"Racing on the Animal Farm"
What You Need To Know:
RACING STRIPES bounds through a list of warm and fuzzy values but offers no solid moral teaching. The ideas are positive, but the hodgepodge comes off as a little forced and too preachy. There is some rude language and lots of scatological humor, but families can watch the movie together mostly without fear of being overly embarrassed. The formulaic plot and heavy-handed lessons make it entertaining only for very young children who will see the talking animals as a novelty.
(B, L, V, M) Light moral worldview that encourages accomplishing goals, overcoming fears, accepting people who are different, and several other fuzzy values; some rude language, including scatological humor, and competitive insults like “I’m gonna kick your butt”; slapstick comedy among animals, including a bird who repeatedly defecates on other animals; and, gambling on horse racing, child disobeys her father, mean horses kidnap a nice horse, bird talks about his past with the Mafia, and animal jokes: “I hate my life.”
RACING STRIPES follows Stripes the zebra as he is taken in by a Kentucky family and grows up in a barn full of talking horses, goats and chickens. Stripes doesn’t know that he is a zebra and not a horse, so he begins racing the trained horses that live nearby. The horses are mean to him because he’s not like them, but fortunately he has some good teachers and a determined attitude, which help equal the score.
While Stripes is learning who he is and working to accomplish his goals, his owners – Nolan Walsh and Nolan’s daughter, Channing Walsh – are coping with the death of Mrs. Walsh. Nolan is afraid to let Channing ride a horse, because his wife was a jockey and died in a horseracing accident. Stripes pulls the father and daughter together, and both learn to get over their pain and fears.
Without one major point to drive home, RACING STRIPES bounds through a litany of well-intentioned, if not incredibly meaningful, warm and fuzzy values. Children are told to accept those who are different, that hard work accomplishes goals, that it’s okay to be themselves, to overcome fears, that “it’s what’s on the inside that counts.” All of these ideas are positive, but the moral hodgepodge comes off as a little too earnest and preachy.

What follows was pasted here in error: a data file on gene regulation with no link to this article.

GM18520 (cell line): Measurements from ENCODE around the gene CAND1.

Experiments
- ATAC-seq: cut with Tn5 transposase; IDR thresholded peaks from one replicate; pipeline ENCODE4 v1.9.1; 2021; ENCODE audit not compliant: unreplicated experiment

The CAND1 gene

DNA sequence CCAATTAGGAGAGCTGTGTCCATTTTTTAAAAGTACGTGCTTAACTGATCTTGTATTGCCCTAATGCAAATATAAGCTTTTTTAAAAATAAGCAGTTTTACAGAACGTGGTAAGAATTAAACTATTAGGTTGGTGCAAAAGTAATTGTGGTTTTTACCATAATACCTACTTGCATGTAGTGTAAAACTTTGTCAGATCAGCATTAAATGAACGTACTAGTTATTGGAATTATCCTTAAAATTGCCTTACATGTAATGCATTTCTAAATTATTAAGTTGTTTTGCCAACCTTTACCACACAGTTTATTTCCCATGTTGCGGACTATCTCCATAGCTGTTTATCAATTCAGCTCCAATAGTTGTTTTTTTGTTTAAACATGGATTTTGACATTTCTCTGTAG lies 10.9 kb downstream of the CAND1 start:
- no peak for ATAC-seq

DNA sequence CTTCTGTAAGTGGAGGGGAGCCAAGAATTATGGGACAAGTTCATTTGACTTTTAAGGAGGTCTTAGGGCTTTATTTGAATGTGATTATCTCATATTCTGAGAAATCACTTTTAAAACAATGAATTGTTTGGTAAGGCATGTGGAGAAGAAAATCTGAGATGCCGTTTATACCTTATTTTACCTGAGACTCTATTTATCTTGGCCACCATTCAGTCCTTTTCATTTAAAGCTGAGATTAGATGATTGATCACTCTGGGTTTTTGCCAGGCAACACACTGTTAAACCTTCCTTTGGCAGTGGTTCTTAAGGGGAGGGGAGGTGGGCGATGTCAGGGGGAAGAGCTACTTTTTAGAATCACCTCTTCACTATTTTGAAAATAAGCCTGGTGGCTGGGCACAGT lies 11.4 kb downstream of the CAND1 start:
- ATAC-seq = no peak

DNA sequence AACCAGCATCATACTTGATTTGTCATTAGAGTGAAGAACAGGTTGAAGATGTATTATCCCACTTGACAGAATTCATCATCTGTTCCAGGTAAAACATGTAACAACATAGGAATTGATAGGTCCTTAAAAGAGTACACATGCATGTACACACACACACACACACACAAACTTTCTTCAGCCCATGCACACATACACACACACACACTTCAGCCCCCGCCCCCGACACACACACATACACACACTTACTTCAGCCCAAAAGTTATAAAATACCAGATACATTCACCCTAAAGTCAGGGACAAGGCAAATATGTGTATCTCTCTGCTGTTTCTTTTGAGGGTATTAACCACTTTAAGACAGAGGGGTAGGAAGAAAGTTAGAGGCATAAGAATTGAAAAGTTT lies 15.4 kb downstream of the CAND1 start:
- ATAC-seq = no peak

Other messages which are less overt include the human daughter disobeying her father and a lot of crude jokes, mostly about “poop.”
The focus shifts to the humans after the 30-minute mark, and the wise-cracking animals are almost forgotten. Even if they learn a good lesson in the end, the story about the father and daughter is not fun because the girl’s mother has just died, and there is an air of sadness over their relationship. The filmmakers would have been smart to keep the animals on screen more. Even Stripes has a dark side to his story at one point, further weighing down the movie.
Whoopie Goldberg and Dustin Hoffman are the voices of the old goat and horse. Their scenes are the most engaging and most often funny. Comic relief is supposed to come from two flies voiced by Steve Harvey and David Spade, but their interactions are forced, not funny, and drew no reaction from children in the crowd.
Except for the scatological humor, families can watch RACING STRIPES together without fear of being overly embarrassed. The formulaic plot and heavy-handed lessons make it entertaining only for very young children who will see the talking animals as a novelty.